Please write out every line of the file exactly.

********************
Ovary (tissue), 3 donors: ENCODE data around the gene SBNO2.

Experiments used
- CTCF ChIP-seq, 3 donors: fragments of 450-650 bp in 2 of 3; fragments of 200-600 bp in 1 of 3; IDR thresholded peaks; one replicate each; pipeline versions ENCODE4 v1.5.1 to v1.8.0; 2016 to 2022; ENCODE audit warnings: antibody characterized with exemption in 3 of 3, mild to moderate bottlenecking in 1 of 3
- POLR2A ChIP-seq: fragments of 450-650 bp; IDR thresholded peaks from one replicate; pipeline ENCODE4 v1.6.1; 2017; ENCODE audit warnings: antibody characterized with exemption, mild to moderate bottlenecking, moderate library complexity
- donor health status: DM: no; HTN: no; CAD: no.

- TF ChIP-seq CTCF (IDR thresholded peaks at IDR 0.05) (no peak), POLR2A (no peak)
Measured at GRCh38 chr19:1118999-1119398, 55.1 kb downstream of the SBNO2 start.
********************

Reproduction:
Ovary (tissue), 3 donors: ENCODE data around the gene SBNO2.

Experiments used
- CTCF ChIP-seq, 3 donors: fragments of 450-650 bp in 2 of 3; fragments of 200-600 bp in 1 of 3; IDR thresholded peaks; one replicate each; pipeline versions ENCODE4 v1.5.1 to v1.8.0; 2016 to 2022; ENCODE audit warnings: antibody characterized with exemption in 3 of 3, mild to moderate bottlenecking in 1 of 3
- POLR2A ChIP-seq: fragments of 450-650 bp; IDR thresholded peaks from one replicate; pipeline ENCODE4 v1.6.1; 2017; ENCODE audit warnings: antibody characterized with exemption, mild to moderate bottlenecking, moderate library complexity
- donor health status: DM: no; HTN: no; CAD: no.

- TF ChIP-seq CTCF (IDR thresholded peaks at IDR 0.05) (no peak), POLR2A (no peak)
Measured at GRCh38 chr19:1118999-1119398, 55.1 kb downstream of the SBNO2 start.